amounts total $16,750.00. (Doc. 49 at 3). This amount totals more than 15% of the unpaid
balance at the time the matter was referred to counsel. Due to the 15% cap contained in the
contract, VMF has reduced its fee request to $9,938.79. This amount represents 15% of the
unpaid balance owed by the Defendants at the time of referral ($66,258.61).
The calculation of reasonable attorneys’ fees is within the sound discretion of the court.
Dowdell v. City of Apopka, Fla., 698 F.2d 1181, 1187 (11th Cir.1983). In assessing the
reasonableness of attorney’s fee requests, courts generally apply the “lodestar” method to obtain
an objective estimate of the value of an attorney’s services. Norman v. Housing Authority of City
of Montgomery, 836 F.2d 1292, 1299 (11th Cir.1988); Dillard v. City of Greensboro, 213 F.3d
1347, 1353 (11th Cir.2000) (explaining that the lodestar “is the number of hours (tempered by
billing judgment) spent in the legal work on the case, multiplied by a reasonable market rate in
the local area”). The value of an attorney’s services is calculated by multiplying the hours that
the attorney reasonably worked by a reasonable rate of pay, defined as “the prevailing market
rate in the legal community for similar services by lawyers of reasonably comparable skills,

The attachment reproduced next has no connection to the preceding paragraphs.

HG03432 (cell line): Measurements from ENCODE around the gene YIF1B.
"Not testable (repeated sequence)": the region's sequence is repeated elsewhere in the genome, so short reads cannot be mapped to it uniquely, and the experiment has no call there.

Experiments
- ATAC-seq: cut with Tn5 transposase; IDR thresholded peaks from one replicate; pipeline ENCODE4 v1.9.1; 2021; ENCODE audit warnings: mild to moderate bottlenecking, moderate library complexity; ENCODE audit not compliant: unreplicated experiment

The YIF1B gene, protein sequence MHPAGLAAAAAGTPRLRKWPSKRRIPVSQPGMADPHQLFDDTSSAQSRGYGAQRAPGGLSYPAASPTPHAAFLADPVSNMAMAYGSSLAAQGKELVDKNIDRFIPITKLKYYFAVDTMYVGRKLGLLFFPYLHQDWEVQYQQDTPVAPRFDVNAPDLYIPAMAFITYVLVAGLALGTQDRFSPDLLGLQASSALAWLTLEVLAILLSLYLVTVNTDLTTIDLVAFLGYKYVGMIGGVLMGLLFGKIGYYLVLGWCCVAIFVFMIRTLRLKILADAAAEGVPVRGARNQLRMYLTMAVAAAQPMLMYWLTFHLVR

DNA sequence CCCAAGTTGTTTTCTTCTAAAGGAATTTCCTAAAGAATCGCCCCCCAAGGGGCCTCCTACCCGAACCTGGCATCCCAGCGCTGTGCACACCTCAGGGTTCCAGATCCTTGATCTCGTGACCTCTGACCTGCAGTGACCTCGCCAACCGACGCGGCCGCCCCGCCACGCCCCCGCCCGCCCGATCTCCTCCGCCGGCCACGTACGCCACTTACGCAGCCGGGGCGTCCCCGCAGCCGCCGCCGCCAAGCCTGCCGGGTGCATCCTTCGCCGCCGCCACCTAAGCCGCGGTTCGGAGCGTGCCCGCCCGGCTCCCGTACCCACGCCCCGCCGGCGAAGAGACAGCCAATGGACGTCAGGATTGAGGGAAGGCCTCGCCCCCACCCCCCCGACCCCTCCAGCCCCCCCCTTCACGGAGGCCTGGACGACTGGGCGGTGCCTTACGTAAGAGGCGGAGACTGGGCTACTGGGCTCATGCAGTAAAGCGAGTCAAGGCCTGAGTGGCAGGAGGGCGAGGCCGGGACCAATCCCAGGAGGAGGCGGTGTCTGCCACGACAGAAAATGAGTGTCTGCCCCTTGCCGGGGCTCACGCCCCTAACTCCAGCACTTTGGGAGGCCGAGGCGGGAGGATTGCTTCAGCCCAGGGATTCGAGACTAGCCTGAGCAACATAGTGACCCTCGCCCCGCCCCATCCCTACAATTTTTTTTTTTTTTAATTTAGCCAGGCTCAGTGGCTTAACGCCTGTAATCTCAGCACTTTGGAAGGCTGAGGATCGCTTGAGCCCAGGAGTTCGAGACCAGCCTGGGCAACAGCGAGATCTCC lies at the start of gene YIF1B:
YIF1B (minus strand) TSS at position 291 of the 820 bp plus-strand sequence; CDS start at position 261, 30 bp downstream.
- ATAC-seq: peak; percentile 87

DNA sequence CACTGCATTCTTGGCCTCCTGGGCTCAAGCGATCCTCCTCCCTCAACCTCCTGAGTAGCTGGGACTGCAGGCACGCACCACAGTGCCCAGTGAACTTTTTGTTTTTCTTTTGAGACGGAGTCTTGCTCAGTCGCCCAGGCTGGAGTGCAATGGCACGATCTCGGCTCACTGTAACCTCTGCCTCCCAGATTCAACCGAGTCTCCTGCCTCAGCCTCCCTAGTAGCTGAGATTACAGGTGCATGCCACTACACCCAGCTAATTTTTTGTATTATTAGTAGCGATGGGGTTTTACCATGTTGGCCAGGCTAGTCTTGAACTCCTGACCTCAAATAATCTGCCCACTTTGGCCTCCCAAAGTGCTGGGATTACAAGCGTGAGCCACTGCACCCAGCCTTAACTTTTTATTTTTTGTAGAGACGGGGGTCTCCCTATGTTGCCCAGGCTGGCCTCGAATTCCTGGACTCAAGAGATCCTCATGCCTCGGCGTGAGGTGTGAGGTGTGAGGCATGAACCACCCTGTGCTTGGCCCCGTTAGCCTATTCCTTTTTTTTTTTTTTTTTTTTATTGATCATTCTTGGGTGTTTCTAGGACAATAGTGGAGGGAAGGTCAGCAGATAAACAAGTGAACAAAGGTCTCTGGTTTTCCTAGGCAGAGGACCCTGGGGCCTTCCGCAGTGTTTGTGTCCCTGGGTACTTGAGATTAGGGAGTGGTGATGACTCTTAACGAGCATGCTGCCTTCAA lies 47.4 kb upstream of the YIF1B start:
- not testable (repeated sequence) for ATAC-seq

experience, and reputation.” Blum v. Stenson, 465 U.S. 886, 895–896 n. 11 (1984). The party
moving for fees bears the burden of establishing the “reasonableness” of the hourly rate and
number of hours expended via specific evidence supporting the hours and rates claimed. Hensley
v. Eckerhart, 461 U.S. 424, 433 (1983); American Civil Liberties Union of Ga. v. Barnes, 168
F.3d 423, 427 (11th Cir.1999). The court may utilize its own “knowledge and expertise” to come
to an independent judgment regarding the reasonableness of requested attorney’s fees. Loranger
v. Stierheim, 10 F.3d 776, 781 (11th Cir.1994).
When seeking attorney’s fees, the prevailing party must not request fees for hours that are
“excessive, redundant, or otherwise unnecessary;” or request fees for unsuccessful claims.
Hensley, 461 U.S. at 434–435. When a request for attorney’s fees is unreasonably high, the court
may “conduct an hour-by-hour analysis or it may reduce the requested hours with an across-theboard cut.” Bivins v. Wrap it Up, Inc., 548 F.3d 1348, 1350 (11th Cir.2008). Likewise, where the